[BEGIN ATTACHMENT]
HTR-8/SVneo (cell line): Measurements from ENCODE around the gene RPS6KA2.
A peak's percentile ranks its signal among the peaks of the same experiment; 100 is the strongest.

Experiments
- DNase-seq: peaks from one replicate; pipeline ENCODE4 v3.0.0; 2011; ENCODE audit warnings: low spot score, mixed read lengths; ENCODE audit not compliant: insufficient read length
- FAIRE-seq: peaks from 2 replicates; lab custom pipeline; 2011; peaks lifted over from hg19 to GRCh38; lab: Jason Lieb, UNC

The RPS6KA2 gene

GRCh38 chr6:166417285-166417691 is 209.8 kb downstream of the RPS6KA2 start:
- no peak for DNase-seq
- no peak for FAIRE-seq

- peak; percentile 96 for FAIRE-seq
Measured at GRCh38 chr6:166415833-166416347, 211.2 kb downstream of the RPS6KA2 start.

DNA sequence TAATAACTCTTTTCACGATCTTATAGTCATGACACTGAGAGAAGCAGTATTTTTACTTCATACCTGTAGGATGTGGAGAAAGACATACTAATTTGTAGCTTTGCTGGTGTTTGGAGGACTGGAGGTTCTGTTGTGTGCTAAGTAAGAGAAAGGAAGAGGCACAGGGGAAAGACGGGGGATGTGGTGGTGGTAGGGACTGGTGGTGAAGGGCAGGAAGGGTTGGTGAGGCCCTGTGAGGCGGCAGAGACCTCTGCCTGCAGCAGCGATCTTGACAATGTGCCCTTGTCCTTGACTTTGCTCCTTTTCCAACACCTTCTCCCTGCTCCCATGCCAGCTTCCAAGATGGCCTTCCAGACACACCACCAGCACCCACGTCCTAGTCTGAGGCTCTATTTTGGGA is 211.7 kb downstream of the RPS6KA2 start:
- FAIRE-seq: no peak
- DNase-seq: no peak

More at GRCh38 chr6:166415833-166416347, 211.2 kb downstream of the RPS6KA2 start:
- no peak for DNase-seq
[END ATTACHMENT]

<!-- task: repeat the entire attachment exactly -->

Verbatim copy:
HTR-8/SVneo (cell line): Measurements from ENCODE around the gene RPS6KA2.
A peak's percentile ranks its signal among the peaks of the same experiment; 100 is the strongest.

Experiments
- DNase-seq: peaks from one replicate; pipeline ENCODE4 v3.0.0; 2011; ENCODE audit warnings: low spot score, mixed read lengths; ENCODE audit not compliant: insufficient read length
- FAIRE-seq: peaks from 2 replicates; lab custom pipeline; 2011; peaks lifted over from hg19 to GRCh38; lab: Jason Lieb, UNC

The RPS6KA2 gene

GRCh38 chr6:166417285-166417691 is 209.8 kb downstream of the RPS6KA2 start:
- no peak for DNase-seq
- no peak for FAIRE-seq

- peak; percentile 96 for FAIRE-seq
Measured at GRCh38 chr6:166415833-166416347, 211.2 kb downstream of the RPS6KA2 start.

DNA sequence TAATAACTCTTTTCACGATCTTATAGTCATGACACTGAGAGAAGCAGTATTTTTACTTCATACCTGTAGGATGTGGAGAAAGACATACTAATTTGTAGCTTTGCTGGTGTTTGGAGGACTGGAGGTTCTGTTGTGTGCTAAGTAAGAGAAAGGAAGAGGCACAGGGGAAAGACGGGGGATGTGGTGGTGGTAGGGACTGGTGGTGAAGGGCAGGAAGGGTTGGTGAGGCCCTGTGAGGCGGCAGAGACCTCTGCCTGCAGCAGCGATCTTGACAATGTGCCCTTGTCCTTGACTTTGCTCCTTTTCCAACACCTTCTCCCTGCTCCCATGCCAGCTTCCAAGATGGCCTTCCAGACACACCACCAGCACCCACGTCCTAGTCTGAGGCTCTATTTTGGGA is 211.7 kb downstream of the RPS6KA2 start:
- FAIRE-seq: no peak
- DNase-seq: no peak

More at GRCh38 chr6:166415833-166416347, 211.2 kb downstream of the RPS6KA2 start:
- no peak for DNase-seq